Still hot demand for SUVs

You only have to look around to see SUVs are in hot demand. In 2018 so far, SUVs make up 43% of all new car sales in Australia, compared to 34% passenger and 23% commercial vehicles. They now hold a huge 42.2% market share, compared to passenger cars with 33.8%.

You might have recently bought one yourself. Or you might be wondering why other people love them so much.

What is an SUV?

What exactly do we mean by an SUV or sports utility vehicle? The term was first used to describe a light truck used as a family vehicle. It was designed to offer off-road travel (sport) and/or carry things around (utility).

Of course, many SUV drivers today don’t go off-road and carry only passengers and their usual stuff around town. SUVs need not even be sporty because “sport” can mean leisure, as in “sportswear”.

Sales and market shares

We bought thousands of them in Q1 2018. Sales of small, medium and upper large SUVs all climbed. Only sales of large ones dipped. Market share of medium SUVs is highest, at 18.1% and combined market share of all SUVs is 42.2%.

Note also Australia’s much loved utes are not far behind. Sales of 4WD utes were the second highest in Q1 2018 after medium SUVs.

Segment Q1 2018 Sales % Change over 2017 2018 Market share
Small SUV eg, Mitsubishi ASX 33,612 +26.9% 11.5%
Medium SUV eg, Mazda CX-5 52,886 +15.1% 18.1%
Large SUV eg, Toyota Prado 32,614 -6.6% 11.2%
Upper large SUV eg, Toyota LandCruiser 4,102 +9.2% 1.4%
Van eg, Toyota Hiace 5,289 -5.6% 1.8%
4×2 Ute eg, Toyota Hilux 9,589 +1.4% 3.3%
4×4 Ute eg, Ford Ranger 41,628 +14% 14.3%

Source: VFACTS data compiled by the FCAI.

What are the benefits of SUVs?

Many owners would claim these benefits of owning an SUV:

  • High seating position offers good vision
  • Lots of space inside and headroom for passengers
  • Practical for moving things in and out
  • Easy to climb in and out of
  • They feel safe
  • Four wheel drive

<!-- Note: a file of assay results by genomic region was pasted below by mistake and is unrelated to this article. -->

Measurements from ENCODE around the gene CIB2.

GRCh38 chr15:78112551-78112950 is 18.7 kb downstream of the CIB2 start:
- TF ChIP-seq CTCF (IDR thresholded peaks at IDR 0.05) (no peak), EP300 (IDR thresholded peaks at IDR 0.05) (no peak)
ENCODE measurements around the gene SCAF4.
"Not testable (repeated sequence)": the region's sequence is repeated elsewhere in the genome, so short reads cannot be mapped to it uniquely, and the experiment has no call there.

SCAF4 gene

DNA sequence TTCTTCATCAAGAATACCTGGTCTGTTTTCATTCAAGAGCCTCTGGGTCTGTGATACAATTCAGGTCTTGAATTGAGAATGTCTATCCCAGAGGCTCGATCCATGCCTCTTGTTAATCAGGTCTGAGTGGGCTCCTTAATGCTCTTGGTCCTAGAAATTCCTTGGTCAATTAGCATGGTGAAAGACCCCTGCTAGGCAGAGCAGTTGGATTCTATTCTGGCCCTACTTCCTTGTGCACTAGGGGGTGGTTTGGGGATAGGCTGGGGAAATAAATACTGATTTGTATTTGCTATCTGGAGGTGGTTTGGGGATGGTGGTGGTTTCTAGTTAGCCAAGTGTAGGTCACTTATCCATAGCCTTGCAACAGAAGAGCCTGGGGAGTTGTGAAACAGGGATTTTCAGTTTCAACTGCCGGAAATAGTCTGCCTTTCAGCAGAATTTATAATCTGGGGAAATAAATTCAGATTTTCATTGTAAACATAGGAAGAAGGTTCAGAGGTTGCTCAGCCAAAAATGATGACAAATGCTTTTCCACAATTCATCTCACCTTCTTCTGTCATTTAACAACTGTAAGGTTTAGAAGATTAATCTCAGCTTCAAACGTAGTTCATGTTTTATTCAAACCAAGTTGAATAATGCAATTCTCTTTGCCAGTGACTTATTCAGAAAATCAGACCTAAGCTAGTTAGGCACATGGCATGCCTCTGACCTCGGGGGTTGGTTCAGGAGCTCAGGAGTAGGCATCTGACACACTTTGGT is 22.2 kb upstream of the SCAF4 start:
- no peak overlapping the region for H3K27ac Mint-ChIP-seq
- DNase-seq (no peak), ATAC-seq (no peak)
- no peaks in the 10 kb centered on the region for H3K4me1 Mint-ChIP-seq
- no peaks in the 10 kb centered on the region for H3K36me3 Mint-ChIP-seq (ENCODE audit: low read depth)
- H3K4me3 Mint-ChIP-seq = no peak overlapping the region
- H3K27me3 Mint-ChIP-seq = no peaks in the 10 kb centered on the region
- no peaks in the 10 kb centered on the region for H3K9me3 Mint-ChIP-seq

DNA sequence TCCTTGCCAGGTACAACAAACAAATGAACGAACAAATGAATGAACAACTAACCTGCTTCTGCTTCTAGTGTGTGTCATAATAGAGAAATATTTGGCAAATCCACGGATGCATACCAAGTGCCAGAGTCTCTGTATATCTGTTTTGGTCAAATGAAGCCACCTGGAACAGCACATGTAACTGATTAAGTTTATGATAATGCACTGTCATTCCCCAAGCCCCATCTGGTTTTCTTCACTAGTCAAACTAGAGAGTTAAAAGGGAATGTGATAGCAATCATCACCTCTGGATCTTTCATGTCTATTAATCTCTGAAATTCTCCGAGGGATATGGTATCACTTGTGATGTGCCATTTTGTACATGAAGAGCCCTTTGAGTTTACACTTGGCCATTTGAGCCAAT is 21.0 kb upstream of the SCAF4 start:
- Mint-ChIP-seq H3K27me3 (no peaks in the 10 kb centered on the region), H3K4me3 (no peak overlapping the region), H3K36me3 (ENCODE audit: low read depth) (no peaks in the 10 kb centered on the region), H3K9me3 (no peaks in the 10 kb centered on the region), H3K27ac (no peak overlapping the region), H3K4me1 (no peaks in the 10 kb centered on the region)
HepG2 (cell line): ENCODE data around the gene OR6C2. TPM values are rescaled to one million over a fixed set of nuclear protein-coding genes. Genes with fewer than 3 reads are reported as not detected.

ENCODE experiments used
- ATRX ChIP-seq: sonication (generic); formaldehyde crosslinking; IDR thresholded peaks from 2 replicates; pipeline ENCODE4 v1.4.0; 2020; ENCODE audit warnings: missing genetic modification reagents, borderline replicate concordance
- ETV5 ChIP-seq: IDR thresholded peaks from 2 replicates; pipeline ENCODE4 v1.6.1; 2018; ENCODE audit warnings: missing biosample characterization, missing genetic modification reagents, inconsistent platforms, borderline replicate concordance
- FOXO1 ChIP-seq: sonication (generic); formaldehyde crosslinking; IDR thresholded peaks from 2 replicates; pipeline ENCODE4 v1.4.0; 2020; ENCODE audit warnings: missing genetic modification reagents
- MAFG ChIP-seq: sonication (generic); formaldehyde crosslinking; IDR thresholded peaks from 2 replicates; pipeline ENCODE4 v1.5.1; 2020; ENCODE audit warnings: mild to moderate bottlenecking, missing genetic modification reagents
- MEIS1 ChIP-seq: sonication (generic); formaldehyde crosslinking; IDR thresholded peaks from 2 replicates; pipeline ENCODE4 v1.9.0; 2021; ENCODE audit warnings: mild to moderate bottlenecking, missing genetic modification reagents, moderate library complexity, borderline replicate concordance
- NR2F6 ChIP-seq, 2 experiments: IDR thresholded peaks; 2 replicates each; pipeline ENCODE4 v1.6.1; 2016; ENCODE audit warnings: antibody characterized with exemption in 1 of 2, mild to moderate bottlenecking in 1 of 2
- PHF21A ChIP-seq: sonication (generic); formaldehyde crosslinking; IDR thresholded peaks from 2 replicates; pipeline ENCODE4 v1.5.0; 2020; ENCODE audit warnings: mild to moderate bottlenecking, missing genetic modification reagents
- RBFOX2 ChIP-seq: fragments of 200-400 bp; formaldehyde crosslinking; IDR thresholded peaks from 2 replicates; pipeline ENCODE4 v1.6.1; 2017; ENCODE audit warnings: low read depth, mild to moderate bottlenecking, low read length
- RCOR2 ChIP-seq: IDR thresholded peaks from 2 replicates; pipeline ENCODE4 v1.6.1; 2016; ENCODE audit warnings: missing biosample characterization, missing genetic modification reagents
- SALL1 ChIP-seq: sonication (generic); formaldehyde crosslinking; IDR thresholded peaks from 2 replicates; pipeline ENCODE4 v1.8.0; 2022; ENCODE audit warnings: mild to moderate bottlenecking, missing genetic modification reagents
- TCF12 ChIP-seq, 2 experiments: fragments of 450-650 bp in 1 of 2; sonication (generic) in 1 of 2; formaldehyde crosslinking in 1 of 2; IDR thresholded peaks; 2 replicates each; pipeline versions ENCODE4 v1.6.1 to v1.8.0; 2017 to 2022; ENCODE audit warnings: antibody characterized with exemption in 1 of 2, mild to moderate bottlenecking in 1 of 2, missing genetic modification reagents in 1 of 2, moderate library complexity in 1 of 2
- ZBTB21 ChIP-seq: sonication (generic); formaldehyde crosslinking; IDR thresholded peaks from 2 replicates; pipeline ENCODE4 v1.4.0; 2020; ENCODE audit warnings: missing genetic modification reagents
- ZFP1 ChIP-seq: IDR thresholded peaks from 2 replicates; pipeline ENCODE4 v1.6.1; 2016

• Sporty appearance
  • A “go anywhere” feel (even if you don’t).

One cheeky journalist even suggested people like the size of SUVs because they are overweight themselves. There must be some truth in it. The Australian Institute of Health and Welfare Australia’s Health 2018 report just found 60% of adults were now overweight or obese. Some must be driving SUVs.

What are the drawbacks?

Even so, some experts argue other vehicles offer the same benefits better than an SUV. For example:

  • Many SUVs are not really trucks but just raised compact cars
  • Vans are often more practical, without the fashionable appeal
  • Practicality versus size ratio is poor -a wagon or van costs the same
  • Safety is not assured – vision can be impaired and front wheels may lock up if the vehicle starts to tip over
  • Most ordinary cars already have four wheel drive
  • A car weighing 3 tonnes with a high centre of gravity is not really sporty
  • A coupé or roadster looks just as good (and is certainly sportier).

Meanwhile, a UK study found dogs may stress their front legs too much when jumping out of high SUVs. Chances of injury are greater if the dog has been in the vehicle for some time with no chance to warm up their legs.

As we all know, buying any vehicle is not necessarily a rational choice. It’s always a combination of heart and head.

Greenslips for SUVs

For green slip purposes, an SUV can be classified as a motor car or a light goods vehicle. it is not always obvious without checking your Registration Notice. When using the calculator, you may have to select Light Goods Vehicle, rather than Motor Car, to find your SUV make and model.

Read more about our love affair with SUVs and utes:

Corrina Baird

Writer and expert

Corrina used to lend her car to her kids and discovered first hand what Ls, Ps and demerits mean for greenslips. After 20 years of writing and research in financial services, she’s an expert in the NSW CTP scheme. Read more about Corrina

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